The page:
Colorectal cancer is a microbial disease: Changes in the gut microbiome can be used for early detection
08/15/2020 // Virgilio Marin // Views

A study published in the journal Nature Medicine found an increase in specific microorganisms in the gut which are linked to colorectal cancer. The researchers said that these microorganisms can potentially be used to detect the disease long before it progresses to late-stage cancer.

"Our results show that changes in the gut microbiome are present at the very early stages of colorectal cancer development, which could potentially provide vital diagnostic and causative clues for this disease," said Shinichi Yachida, one the study's authors.

Yachida also adds that the findings of their study demonstrate how colorectal cancer is not only caused by genetic predilection. Interestingly, the gut microbiome may also play an important part in the development of this cancer.

Detecting specific bacteria to diagnose early colorectal cancer

Colorectal cancer is the third most common cancer in the United States. The American Cancer Society estimates that 104,610 new cases of colon cancer and 43,340 new cases of rectal cancer will be diagnosed in 2020. Meanwhile, 53,200 deaths are projected in the same year.

Although these numbers are alarming, colorectal cancer is also a slow-moving disease. This means that the progression from early-stage to late-stage cancer will take some time. There's a bigger window for the detection of the disease and preventing it from worsening. Thus, diagnosis is key to fighting the disease.

In the study, researchers are looking at one possible way to diagnose colorectal cancer early in its development. They conducted a DNA analysis of fecal samples, which were taken from more than 616 patients aged 20 to 90 years old. Then they assessed the characteristics of their gut microbiome in relation to colorectal cancer.


They found that those with early-stage cancer had twice to thrice the number of two bacterial types compared to healthy individuals. These bacteria are Atopobium parvulum and Actinomyces odontolyticus, and are also teeming in the mouth of colorectal cancer patients. Moreover, the team recorded differences in amino and bile acid levels in feces between individuals with early-stage cancer and healthy individuals. (Related: Epigenetics in action: Mouth bacteria activate cancer genes that cause colorectal cancer.)

Such differences can serve as markers of the disease and be used in early diagnosis, said the researchers.

Furthermore, they suggest that colorectal cancer may also be a microbial disease. Currently, the cause of colorectal cancer is unknown while risk factors are either demography-related or genetic. The findings of the study may help scientists in unraveling the disease.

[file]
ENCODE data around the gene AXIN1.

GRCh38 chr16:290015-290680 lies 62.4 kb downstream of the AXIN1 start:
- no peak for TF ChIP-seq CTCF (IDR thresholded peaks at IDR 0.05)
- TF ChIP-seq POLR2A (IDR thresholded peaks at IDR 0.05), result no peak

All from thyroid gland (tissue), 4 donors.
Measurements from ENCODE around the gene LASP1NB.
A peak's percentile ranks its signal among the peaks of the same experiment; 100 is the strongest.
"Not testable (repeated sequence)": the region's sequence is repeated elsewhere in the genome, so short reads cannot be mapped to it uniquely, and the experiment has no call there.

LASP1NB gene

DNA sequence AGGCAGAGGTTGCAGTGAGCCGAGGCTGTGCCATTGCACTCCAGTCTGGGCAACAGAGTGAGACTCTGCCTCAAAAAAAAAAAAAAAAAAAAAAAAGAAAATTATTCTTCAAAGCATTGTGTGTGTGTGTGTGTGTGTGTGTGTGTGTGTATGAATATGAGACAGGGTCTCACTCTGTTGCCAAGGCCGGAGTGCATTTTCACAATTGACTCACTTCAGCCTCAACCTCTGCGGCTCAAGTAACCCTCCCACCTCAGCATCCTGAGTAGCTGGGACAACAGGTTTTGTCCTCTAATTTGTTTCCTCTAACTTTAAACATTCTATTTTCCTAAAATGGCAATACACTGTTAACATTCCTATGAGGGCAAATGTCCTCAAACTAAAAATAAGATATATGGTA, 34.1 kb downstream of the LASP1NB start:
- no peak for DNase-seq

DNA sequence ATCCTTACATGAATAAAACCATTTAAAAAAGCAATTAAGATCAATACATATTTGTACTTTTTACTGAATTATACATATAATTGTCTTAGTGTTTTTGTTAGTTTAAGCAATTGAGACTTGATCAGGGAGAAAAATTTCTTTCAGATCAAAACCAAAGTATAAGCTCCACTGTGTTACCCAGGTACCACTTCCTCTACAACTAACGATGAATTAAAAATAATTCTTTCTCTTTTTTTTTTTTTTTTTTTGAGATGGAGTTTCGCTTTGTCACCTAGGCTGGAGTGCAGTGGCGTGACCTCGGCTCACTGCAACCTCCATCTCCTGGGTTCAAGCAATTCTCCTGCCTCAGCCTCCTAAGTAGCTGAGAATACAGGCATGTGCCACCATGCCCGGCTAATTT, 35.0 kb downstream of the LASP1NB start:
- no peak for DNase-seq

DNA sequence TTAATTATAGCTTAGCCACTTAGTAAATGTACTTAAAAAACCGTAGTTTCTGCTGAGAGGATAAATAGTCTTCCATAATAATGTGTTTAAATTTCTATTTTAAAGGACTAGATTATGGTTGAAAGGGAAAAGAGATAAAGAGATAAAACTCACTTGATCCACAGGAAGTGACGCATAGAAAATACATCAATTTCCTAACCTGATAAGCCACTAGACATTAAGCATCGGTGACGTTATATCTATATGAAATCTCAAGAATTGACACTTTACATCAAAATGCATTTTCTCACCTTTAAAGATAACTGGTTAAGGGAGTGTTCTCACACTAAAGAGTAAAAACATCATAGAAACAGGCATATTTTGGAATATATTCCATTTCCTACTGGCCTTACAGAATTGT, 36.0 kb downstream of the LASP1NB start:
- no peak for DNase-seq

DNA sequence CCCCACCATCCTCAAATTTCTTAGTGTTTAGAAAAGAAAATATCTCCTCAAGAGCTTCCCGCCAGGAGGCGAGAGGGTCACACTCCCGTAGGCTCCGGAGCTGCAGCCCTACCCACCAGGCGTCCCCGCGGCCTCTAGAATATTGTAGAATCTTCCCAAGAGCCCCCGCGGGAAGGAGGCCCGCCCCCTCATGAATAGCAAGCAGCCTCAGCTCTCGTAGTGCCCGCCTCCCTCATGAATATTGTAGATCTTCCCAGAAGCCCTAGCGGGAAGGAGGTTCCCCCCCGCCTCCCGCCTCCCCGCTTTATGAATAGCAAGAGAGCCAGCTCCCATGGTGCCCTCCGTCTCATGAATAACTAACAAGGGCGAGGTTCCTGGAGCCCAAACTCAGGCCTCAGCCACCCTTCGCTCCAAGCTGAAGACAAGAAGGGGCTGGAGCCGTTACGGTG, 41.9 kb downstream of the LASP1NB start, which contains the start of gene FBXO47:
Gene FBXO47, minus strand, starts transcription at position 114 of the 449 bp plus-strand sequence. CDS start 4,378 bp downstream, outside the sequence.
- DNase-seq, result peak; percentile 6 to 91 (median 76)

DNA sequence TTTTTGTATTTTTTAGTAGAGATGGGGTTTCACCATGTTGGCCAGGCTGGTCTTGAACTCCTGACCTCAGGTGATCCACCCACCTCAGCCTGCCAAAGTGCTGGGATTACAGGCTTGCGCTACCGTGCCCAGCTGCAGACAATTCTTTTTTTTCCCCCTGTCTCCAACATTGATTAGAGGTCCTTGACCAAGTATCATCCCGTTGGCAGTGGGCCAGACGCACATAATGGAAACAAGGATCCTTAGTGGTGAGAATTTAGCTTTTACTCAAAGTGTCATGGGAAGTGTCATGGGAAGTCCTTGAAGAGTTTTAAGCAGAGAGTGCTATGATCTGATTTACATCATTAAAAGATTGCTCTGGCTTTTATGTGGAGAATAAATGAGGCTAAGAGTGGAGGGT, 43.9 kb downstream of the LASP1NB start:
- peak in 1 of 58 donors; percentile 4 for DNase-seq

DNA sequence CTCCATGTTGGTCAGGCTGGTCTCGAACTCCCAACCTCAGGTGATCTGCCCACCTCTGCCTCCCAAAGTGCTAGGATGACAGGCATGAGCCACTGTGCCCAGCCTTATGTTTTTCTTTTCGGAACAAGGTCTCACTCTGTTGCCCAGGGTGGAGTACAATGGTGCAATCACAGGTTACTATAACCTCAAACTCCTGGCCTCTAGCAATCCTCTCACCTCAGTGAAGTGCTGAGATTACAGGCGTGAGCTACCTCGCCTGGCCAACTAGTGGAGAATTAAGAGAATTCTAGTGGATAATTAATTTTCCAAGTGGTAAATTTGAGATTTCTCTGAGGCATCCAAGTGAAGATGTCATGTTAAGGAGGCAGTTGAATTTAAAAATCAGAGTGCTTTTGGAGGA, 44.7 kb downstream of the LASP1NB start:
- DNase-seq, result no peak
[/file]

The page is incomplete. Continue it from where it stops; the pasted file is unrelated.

The next step is to investigate the relationship between the gut microbiome and tumor characteristics in individual patients with colorectal cancer. This way, experts can expand their understanding of the role of the microbiome in the development of the disease.

The gut microbiome in other health conditions

The gut microbiome refers to the large populations of microorganisms in your gut. They play a major role in digestion and overall health, having been connected to various physiological systems and health conditions.

For one, the gut microbiome is associated with obesity. Studies showed that having a smaller number of certain bacteria can predispose you to being overweight. The genes may be partly to blame, as they can determine the types of bacteria that populate your gut. (Related: Gut bacteria plays a role in youth obesity.)

On other other hand, gut bacteria can also contribute to the development of lymphoma, a cancer of the white blood cells. In particular, Lactobacillus johnsonii can elevate the risk of lymphoma in mice compared to those with a different composition of gut bacteria. This finding may not be too surprising as the gut microbiome plays an important part in the immune system by communicating with immune cells.

Furthermore, mental health is also linked to the gut microbiome, adding yet another facet to its incredible portfolio of roles. That's because gut bacteria produce certain neurochemicals that are used by the brain in regulating physiological and mental processes -- including memory, learning and mood. In fact, gut bacteria makes about 95% of the body’s supply of serotonin, which is said to stabilize mood, feelings of well-being and happiness.

Given the essential roles of the gut microbiome, having a balanced composition of gut bacteria is important for good health. Eating fiber-rich foods will help greatly in feeding the good, friendly bacteria that the body needs.

Learn more about the foods that are beneficial to gut health at

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